There has been quite a bit of debate about this on Wordpool recently. Or was it SCBWI? Well, many of the same people on both. I’ve actually been on several courses, and had almost as many different versions of what makes a good synopsis.
I do struggle with them myself. I often feel that I’ve not go everything into them that the potential editor or agent needs to know. It isn’t just a matter of telling the plot. You have to get something of the atmosphere, the characters and the form of the novel across.
Only twice do I think I have got it absolutely right. Once was for “Nick’s Gallery”. The other was the Harry Bowling competition that I am entering. The latter needed 500 words and I wrote 480. The former was two sides of A4, double-spaced.
Some writers and editors will ask for specific things. But if you’re on your own, and you want to second guess what the potential editor wants to know, this is what I recommend.
First, you must get your story into one sentence, not more than two lines long – though you can have several clauses if you must. You should use this in your query letter anyway. I always find it a useful tool in keeping me on track as I write anyway. More often than not, the premise is hidden in that sentence as well.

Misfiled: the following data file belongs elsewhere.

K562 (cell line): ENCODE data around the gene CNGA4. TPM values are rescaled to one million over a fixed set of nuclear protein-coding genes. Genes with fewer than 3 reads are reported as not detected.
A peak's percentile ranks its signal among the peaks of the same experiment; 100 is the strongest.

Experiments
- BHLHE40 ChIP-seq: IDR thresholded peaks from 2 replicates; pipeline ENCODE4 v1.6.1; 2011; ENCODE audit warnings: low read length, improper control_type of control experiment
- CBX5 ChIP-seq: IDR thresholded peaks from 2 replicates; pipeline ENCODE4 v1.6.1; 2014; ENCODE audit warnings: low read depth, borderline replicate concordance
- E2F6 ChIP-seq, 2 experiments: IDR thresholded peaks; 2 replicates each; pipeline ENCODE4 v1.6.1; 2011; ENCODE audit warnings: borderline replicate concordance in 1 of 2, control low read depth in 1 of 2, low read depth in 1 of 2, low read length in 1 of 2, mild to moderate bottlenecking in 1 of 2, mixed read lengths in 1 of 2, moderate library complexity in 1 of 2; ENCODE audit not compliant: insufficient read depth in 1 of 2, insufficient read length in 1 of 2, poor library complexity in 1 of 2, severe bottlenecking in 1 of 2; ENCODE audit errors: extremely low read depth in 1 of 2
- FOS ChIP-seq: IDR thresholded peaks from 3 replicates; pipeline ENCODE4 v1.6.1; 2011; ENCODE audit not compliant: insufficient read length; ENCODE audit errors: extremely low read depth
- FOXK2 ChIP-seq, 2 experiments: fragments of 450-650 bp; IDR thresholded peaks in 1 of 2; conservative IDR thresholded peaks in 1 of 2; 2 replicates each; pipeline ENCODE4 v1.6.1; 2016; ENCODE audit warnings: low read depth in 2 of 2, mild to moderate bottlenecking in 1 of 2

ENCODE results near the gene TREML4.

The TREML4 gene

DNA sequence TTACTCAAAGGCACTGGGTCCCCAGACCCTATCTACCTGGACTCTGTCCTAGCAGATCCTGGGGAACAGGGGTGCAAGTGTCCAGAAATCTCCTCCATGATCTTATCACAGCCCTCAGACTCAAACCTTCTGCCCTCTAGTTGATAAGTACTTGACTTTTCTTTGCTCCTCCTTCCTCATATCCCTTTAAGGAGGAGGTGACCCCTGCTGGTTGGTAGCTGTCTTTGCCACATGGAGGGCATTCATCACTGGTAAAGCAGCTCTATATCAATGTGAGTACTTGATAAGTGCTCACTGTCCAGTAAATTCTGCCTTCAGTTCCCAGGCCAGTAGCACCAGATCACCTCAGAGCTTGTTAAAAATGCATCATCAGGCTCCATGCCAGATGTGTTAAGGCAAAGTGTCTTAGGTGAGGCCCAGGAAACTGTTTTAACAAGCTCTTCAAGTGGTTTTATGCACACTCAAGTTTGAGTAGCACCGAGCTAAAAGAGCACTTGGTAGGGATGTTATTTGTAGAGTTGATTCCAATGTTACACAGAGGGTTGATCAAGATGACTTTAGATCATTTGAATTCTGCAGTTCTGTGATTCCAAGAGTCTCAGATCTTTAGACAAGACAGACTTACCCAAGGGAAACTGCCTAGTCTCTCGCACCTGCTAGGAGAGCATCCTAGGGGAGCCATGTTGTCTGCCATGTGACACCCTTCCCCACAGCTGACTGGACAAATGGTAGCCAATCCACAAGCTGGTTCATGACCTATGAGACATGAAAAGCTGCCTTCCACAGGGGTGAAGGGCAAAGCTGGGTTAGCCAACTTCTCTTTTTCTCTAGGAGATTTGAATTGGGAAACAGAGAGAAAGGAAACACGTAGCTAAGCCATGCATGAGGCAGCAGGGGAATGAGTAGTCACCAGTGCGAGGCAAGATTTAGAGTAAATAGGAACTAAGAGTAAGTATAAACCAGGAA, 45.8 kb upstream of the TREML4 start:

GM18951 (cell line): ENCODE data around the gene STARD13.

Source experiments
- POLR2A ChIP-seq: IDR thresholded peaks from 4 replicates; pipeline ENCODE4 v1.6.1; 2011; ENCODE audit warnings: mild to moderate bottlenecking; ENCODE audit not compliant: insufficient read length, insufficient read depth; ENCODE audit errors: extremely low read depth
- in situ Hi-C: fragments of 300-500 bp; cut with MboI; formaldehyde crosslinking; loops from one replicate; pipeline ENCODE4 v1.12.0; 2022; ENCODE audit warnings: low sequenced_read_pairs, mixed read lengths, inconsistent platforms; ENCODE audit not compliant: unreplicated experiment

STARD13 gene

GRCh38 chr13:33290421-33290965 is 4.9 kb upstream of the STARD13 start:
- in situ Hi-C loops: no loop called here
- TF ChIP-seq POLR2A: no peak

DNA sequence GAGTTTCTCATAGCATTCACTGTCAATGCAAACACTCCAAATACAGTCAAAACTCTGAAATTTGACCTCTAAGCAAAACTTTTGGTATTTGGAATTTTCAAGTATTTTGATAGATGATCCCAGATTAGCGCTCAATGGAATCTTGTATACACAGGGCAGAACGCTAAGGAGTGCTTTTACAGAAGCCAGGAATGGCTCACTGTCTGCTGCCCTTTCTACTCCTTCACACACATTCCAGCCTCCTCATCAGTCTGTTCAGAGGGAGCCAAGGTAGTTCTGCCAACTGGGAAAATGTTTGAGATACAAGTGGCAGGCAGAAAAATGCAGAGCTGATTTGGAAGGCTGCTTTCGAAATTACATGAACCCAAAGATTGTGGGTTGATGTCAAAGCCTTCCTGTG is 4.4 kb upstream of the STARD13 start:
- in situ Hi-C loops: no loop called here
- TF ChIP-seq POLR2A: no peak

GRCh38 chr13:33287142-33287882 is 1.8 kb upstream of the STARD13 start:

One writer who talked to me about writing synopses suggested that you keep a chapter by chapter one as you write. You’ll have to edit down later, but it will remind you of what happens. And just a few publishers and agents do want a chapter by chapter account.
Always use the present tense. This is not a blurb. You do need to tell your reader what happens. Make sure what you describe has the right emphasis and the full story arc is revealed.
Remember also to mention something about the atmosphere you create and the personalities and motivations of the characters. Include also who you see as the reader and give a rough idea of word count.